Burbank Junior High School - Wizard Yearbook (Berkeley, CA)

 - Class of 1931

Page 23 of 70

 

Burbank Junior High School - Wizard Yearbook (Berkeley, CA) online yearbook collection, 1931 Edition, Page 23 of 70
Page 23 of 70



Burbank Junior High School - Wizard Yearbook (Berkeley, CA) online yearbook collection, 1931 Edition, Page 22
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Burbank Junior High School - Wizard Yearbook (Berkeley, CA) online yearbook collection, 1931 Edition, Page 24
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Page 23 text:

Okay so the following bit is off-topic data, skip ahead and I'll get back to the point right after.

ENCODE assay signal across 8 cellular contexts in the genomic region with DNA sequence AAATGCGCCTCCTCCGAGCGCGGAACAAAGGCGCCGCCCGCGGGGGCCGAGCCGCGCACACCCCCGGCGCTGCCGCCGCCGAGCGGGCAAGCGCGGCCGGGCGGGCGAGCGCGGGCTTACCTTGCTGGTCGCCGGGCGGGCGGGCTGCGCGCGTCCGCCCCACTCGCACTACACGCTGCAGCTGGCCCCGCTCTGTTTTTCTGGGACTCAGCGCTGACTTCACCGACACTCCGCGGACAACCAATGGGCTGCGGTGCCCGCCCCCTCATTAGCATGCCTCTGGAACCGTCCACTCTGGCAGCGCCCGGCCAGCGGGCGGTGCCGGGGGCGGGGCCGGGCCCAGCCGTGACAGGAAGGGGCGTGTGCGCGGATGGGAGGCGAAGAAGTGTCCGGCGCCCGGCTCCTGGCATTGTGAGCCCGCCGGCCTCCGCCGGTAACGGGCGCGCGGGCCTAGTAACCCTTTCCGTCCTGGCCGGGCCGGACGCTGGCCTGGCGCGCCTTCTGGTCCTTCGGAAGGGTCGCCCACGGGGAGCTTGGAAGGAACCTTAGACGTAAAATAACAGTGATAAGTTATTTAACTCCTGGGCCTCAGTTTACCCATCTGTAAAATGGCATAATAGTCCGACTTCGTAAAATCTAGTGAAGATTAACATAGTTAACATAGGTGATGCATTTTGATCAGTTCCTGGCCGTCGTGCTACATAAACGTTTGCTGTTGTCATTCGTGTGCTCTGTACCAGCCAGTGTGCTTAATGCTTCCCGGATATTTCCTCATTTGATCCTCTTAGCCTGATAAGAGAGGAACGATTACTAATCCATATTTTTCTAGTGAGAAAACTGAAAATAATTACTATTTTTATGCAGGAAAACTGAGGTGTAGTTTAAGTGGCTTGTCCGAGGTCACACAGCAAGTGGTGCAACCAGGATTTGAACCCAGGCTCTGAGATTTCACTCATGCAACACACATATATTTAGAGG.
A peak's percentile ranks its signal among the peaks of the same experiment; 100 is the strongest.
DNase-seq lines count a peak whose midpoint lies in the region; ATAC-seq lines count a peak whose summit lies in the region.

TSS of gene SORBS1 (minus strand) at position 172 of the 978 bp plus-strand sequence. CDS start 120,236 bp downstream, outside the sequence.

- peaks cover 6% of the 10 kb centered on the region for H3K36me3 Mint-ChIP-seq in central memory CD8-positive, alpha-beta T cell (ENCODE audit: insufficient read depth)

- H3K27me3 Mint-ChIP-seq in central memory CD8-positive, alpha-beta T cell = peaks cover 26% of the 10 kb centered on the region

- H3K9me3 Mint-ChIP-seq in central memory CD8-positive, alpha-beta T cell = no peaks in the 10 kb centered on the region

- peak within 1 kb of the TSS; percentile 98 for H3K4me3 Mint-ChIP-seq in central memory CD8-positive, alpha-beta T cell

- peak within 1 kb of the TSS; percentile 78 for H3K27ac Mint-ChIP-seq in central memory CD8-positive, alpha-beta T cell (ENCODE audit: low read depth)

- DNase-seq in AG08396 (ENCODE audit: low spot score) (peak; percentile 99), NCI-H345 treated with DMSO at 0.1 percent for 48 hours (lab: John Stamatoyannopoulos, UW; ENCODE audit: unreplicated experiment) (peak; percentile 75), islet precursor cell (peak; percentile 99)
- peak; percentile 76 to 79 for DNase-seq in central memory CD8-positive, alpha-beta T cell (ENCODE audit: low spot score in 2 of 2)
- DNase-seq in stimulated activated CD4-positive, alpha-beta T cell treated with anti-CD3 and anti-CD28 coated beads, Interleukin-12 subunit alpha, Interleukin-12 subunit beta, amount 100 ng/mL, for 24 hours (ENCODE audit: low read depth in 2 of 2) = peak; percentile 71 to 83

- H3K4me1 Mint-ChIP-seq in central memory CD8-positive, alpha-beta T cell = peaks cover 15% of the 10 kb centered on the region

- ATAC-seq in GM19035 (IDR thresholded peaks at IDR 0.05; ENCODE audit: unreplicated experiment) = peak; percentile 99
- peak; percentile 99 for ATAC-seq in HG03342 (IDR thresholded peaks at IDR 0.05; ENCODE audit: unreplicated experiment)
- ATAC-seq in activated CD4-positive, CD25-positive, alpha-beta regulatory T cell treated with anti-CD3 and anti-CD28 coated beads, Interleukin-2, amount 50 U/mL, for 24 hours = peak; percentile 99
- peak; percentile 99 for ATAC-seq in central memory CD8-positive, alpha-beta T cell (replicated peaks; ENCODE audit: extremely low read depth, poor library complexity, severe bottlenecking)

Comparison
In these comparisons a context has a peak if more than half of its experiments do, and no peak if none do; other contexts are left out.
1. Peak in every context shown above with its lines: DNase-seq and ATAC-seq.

SPRING The spring time is here. The flowers are hereg The birds are singing, In the tree-tops a-swinging. The buttercups all in gold, Look around very proud and bold. Gonsuela Martinez OYG MY PET SKUNK When I lived in Wisconsin, my dad did a great deal of hunting. One day he shot a mother skunk with five little ones. He brought them all home. I especially liked one of the little ones as he was different from the others. He was tame and gentle, while the others were wild.' When the skunks grew up, dad killed the four wild ones and sold their skins. Then I had the friendly skunk for a pet. He made his home under our house for a year and a half, We fed him just like a cat, but we had to be careful not to hurt him or he'd raise trouble. He behaved very wellg and did not bother us much, but one day our cow scared him, and we never found him again. We supposed he went to live in the woods with the rest of his friends. A l Orvo Hendrickson H72 CHILDREN Little children like to play, On the yellow new mown hay, You can hear You can hear Up they jump Just as fast And.thksjumpinggoes That they're not the and down they come, as they A When at last the sun them laugh with glee: them cry, "See me." canlrun, to show, least bit slow goes west, Happy babes skip home to rest, 1 Mother greets them with a smile, HThanks to God,U her life's worth while Maxine Loveland H9y